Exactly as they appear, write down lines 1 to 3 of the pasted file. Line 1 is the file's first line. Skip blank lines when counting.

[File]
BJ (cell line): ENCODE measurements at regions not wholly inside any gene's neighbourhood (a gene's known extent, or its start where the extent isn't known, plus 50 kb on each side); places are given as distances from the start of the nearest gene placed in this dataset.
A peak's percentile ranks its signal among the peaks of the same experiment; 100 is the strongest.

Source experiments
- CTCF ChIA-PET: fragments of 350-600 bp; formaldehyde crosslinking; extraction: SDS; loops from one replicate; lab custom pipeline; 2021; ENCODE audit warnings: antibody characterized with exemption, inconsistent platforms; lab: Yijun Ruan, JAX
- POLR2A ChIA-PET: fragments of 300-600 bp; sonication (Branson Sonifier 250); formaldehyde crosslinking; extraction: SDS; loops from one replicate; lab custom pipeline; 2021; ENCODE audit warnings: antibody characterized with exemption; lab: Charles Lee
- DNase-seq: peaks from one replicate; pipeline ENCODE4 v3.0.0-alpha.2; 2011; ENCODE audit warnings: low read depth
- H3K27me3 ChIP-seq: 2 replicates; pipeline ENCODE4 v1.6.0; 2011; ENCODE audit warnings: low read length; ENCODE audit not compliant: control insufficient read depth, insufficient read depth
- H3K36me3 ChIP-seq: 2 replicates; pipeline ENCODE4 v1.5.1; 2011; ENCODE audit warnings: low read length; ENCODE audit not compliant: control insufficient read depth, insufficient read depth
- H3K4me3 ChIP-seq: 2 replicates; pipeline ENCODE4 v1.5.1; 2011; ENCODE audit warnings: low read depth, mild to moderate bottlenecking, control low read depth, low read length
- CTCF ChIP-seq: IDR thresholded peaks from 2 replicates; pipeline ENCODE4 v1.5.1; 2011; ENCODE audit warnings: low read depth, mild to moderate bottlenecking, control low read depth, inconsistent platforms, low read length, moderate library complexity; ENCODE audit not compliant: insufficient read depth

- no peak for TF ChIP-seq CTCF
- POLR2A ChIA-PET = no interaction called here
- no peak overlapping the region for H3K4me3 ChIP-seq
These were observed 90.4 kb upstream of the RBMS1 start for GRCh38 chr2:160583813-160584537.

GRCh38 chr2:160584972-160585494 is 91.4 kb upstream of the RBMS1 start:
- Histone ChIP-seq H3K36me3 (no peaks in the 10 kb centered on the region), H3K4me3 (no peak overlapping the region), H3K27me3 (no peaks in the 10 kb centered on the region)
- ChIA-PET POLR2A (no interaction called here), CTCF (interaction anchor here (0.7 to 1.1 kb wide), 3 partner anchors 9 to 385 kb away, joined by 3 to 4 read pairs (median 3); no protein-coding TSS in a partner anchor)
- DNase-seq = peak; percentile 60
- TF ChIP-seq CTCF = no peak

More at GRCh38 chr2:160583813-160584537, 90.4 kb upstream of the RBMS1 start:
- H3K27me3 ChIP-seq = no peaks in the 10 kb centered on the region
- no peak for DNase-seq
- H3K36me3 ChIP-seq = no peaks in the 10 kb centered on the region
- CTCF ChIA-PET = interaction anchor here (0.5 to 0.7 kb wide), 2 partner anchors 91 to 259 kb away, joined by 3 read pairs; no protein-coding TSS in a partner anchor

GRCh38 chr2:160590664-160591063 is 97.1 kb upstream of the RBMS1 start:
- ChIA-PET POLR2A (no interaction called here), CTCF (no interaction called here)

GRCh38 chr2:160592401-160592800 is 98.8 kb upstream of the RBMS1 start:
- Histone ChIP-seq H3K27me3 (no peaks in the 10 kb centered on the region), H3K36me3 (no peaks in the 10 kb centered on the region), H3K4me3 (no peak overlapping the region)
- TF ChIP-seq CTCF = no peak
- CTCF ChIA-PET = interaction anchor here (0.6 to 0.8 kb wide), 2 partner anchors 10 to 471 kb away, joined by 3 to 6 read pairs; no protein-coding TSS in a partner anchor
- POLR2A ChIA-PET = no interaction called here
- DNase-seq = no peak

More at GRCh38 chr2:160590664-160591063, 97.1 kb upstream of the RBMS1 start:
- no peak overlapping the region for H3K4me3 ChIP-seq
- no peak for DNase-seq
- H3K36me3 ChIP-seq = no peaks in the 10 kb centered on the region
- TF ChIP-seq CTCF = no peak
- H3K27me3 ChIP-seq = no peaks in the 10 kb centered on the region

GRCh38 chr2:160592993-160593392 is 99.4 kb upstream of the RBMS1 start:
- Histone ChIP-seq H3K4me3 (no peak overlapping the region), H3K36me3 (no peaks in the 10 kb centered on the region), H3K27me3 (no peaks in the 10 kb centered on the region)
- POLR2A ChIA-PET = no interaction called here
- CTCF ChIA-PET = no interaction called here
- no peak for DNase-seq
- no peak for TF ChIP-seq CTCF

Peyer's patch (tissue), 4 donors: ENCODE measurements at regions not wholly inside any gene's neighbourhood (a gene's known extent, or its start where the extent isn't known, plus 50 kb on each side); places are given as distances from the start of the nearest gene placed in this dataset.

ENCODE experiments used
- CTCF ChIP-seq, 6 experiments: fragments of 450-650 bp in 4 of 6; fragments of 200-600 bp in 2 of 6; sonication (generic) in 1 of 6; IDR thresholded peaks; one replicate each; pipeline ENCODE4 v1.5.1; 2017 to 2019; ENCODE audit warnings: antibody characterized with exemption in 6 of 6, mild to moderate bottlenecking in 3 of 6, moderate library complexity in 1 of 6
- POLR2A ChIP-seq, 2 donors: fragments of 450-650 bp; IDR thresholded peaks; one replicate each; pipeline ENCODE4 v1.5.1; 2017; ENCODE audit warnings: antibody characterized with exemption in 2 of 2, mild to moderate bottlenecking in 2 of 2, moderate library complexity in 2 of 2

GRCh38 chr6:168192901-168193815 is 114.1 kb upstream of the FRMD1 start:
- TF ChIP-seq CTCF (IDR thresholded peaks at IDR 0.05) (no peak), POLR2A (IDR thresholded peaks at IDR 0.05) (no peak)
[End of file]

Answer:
BJ (cell line): ENCODE measurements at regions not wholly inside any gene's neighbourhood (a gene's known extent, or its start where the extent isn't known, plus 50 kb on each side); places are given as distances from the start of the nearest gene placed in this dataset.
A peak's percentile ranks its signal among the peaks of the same experiment; 100 is the strongest.

Source experiments